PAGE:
According to Mitchell, the band hasn’t played Pittsburgh shows in a while in an effort to reach new audiences. “There are differences in audiences, more opportunities to play live when you‘re on tour. It’s just reaching out to a different market. A lot of people know us in Pittsburgh and it’s time for us to just branch out. But we still love Pittsburgh so that’s why we’re going off with a bang with these shows.”
Alia Musica is shining a light on new music in Pittsburgh, whether that’s highlighting modern composers or rethinking major 20th and 21st century figures. The organization was first created in 2006 by local composers looking for a place to showcase their music and collaborate with other Pittsburgh-based musicians.
Translating as “another music,” Alia Musica continues to feature unexpected ensembles balancing a grassroots component with a commitment to artistic quality. Co-founder and Artistic Director Federico Garcia-De Castro says that their work resonates “with audiences who expect the unexpected in our performances.”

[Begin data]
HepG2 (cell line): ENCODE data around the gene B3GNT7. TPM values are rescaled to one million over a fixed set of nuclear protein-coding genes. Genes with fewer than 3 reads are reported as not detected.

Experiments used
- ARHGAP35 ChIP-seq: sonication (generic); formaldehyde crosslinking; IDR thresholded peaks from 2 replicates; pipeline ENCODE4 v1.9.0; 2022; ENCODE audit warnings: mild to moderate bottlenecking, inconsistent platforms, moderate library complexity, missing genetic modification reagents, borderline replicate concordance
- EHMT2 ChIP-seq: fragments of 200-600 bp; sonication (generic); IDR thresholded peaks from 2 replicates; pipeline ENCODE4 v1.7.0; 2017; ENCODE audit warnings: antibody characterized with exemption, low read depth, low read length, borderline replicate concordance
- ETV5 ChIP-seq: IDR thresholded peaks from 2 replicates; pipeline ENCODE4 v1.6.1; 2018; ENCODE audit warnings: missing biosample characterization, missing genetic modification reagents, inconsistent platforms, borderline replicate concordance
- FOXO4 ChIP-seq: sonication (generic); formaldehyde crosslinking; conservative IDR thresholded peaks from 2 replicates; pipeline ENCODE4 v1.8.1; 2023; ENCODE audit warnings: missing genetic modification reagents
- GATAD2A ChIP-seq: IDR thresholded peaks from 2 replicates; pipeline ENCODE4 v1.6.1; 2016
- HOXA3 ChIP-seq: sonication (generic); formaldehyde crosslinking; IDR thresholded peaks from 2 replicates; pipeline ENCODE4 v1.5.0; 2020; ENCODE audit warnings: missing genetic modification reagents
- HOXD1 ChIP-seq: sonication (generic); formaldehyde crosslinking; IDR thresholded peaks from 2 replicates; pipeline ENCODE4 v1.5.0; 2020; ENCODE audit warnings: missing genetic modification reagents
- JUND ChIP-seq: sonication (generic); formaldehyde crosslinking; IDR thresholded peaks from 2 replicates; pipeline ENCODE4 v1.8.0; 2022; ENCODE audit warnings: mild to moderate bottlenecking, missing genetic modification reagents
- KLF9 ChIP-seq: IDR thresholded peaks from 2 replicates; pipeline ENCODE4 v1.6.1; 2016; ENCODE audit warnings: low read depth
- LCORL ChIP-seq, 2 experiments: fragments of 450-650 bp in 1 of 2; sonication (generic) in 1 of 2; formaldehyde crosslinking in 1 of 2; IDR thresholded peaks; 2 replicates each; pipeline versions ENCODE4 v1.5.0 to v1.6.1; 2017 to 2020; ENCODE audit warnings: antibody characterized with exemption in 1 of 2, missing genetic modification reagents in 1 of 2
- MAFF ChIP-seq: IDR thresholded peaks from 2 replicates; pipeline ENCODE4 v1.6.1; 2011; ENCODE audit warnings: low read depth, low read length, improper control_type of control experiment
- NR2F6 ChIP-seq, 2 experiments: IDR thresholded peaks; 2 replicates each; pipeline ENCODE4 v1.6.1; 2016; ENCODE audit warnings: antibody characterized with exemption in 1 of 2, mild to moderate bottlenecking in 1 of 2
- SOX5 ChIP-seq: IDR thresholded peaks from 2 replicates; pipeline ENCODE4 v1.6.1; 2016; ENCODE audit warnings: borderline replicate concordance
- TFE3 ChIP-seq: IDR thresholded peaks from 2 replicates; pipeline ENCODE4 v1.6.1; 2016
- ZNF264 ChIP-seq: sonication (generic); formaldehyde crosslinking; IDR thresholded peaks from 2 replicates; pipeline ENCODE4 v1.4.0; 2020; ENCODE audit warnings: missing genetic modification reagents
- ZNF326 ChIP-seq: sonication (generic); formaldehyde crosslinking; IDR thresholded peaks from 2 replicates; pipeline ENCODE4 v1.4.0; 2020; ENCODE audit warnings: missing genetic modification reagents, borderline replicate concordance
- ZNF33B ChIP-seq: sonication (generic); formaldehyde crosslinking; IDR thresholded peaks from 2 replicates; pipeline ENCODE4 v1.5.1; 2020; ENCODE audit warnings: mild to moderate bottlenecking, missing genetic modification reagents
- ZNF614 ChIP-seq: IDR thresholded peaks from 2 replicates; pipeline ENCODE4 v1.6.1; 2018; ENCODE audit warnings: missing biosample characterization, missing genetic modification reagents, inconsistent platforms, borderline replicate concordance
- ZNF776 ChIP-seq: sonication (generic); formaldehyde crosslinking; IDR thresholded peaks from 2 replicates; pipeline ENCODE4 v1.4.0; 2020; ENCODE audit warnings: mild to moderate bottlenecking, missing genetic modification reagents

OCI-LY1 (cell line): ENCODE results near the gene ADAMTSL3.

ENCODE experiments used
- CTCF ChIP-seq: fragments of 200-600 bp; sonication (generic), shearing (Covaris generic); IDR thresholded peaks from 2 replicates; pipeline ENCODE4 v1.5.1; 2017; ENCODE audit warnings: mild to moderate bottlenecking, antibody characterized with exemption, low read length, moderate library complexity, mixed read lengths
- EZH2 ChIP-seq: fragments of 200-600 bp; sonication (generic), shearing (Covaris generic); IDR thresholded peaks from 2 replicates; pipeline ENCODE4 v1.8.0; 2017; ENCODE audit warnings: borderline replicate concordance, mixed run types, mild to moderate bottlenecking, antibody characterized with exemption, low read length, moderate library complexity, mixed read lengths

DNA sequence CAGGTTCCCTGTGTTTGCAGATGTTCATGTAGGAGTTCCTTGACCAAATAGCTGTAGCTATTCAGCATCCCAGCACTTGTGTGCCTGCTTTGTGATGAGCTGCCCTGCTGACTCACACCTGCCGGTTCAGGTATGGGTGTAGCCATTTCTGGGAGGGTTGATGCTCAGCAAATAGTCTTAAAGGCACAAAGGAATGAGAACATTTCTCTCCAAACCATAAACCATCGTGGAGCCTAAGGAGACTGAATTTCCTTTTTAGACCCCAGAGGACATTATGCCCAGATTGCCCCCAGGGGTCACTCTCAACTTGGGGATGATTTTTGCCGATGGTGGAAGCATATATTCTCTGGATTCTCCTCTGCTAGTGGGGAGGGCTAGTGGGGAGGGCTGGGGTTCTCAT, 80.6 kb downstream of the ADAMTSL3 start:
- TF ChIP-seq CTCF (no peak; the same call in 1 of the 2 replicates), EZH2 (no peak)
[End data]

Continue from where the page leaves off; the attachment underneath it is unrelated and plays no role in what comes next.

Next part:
Garcia-De Castro moved to the U.S. in 2001 from Colombia with his goals set to pursue a degree in music composition. Since then, he has performed in ten countries, most recently in Australia, Austria, and Italy. He was featured composer at the 2015 MusicArte Festival in Panama and the 2014 Thailand International Composition Festival, among others.
For Pittsburgh musician and classically trained vocalist Lyn Starr, inspiration comes from underground musicians, especially those that display authenticity in their music.
Lyn received $20,000 from the Greater Pittsburgh Arts Council’s Lift Grant earlier this year. Funding will allow Starr to record "Universe 25," a conceptual rap EP based on the research of John B. Calhoun, American ethologist and behavioral researcher, investigating how living in utopia changes behavior.